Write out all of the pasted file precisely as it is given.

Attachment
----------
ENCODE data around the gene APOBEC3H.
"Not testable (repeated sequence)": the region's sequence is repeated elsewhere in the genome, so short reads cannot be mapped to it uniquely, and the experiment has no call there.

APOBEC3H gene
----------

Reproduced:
ENCODE data around the gene APOBEC3H.
"Not testable (repeated sequence)": the region's sequence is repeated elsewhere in the genome, so short reads cannot be mapped to it uniquely, and the experiment has no call there.

APOBEC3H gene